# Weighting words using Tf-Idf

• 29-Apr-2018 – Added string instance check Python 2.7, Python3.6 compatibility (Thanks Greg)

If I ask you “Do you remember the article about electrons in NY Times?” there’s a better chance you will remember it than if I asked you “Do you remember the article about electrons in the Physics books?”. Here’s why: an article about electrons in NY Times is far less common than in a collection of physics books. It is less likely to stumble upon the “electron” concept in NY Times than in a physics book.

Let’s consider now the scenario of a single article. Suppose you read an article and you’re asked to rank the concepts found in the article by importance. The chances are you’ll basically order the concepts by frequency. The reason is simply that important stuff would be mentioned repeatedly because the narrative gravitates around them.

Combining the 2 insights, given a term, a document and a collection of documents we can loosely say that:
`importance ~ appearances(term, document) / count(documents containing term in collection)`

This technique is called Tf-IdfTerm Frequency – Inverse Document Frequency. Here’s how the measure is defined:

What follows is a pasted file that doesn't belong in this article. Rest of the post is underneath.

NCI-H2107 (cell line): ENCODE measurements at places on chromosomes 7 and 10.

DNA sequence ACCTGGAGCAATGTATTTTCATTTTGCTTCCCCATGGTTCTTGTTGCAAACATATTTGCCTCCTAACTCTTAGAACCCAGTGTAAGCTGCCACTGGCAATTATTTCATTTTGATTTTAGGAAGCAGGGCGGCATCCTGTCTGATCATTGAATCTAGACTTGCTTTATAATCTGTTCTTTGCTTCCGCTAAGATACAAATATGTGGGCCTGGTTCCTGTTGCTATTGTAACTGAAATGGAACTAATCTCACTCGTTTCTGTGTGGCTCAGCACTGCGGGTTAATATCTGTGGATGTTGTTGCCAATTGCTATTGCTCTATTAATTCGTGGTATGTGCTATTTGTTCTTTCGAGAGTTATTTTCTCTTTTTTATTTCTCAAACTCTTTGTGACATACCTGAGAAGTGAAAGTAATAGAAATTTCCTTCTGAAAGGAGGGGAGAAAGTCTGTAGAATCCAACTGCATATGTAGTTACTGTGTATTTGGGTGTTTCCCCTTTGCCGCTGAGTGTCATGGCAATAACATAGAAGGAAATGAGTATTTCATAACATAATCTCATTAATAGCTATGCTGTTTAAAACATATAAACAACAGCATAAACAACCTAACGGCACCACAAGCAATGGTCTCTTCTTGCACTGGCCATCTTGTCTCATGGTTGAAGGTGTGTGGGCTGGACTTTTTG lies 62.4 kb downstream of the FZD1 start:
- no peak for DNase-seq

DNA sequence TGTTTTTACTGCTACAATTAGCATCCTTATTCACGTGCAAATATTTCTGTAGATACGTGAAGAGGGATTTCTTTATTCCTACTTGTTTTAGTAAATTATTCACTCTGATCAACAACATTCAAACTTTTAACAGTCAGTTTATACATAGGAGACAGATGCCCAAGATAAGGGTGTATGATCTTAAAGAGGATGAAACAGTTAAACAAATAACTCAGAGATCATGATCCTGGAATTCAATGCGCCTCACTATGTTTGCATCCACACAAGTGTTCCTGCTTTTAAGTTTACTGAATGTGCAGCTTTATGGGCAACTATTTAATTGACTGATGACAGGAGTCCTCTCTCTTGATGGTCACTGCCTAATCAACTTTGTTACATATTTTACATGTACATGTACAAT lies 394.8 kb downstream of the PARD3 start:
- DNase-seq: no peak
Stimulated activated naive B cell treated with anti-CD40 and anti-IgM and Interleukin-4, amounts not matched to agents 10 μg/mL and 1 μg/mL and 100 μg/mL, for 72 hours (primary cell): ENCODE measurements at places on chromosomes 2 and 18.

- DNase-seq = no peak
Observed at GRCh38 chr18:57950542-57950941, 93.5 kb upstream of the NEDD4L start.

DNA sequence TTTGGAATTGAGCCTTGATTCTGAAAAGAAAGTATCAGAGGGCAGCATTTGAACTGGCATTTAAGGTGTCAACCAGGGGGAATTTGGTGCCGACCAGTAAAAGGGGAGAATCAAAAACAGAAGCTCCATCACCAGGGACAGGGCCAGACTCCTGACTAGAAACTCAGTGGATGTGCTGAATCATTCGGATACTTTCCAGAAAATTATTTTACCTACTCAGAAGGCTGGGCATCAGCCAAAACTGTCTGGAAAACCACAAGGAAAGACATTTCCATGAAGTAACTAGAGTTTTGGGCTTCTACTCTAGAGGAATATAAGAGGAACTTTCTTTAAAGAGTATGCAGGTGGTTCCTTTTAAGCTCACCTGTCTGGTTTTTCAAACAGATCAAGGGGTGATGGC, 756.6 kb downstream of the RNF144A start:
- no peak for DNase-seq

• `tf = count(word, document) / len(document)` – term frequency
• `idf = log( len(collection) / count(document_containing_term, collection)` – inverse document frequency )
• `tf-idf = tf * idf` – term frequency – inverse document frequency

Let’s test this theory on some data. We’re going to use the Reuters dataset bundles inside NLTK.

Let’s build a tokenizer that ignores punctuation and stopwords:

We now need to know all the words inside the collection

Let’s compute the Idf for every word in the vocabulary:

Let’s write, as an exercise, the numpy parallelized version of the Idf computation:

Since Idf doesn’t depend on the current document but only on the collection we can preprocess the results as we did above. Here’s the code for the final computation:

Let’s run a few computations:

Notice how I sneakily computed the words in the order of the Tf-Idf score.

That’s how we compute the Tf-Idf ourselves. Let’s also use some libraries to make the job a bit easier. Note that the scores might be different but the order should be the same. The difference is probably due to different smoothing strategies.

Here’s the code for computing the Tf-Idf score using scikit-learn:

Here’s the code for computing the Tf-Idf score using gensim:

## Conclusions

• TfIdf is a really popular technique for weighting the importance of the terms inside a collection of documents
• It is used in Information Retrieval to rank results
• It is used for extracting keywords on web pages
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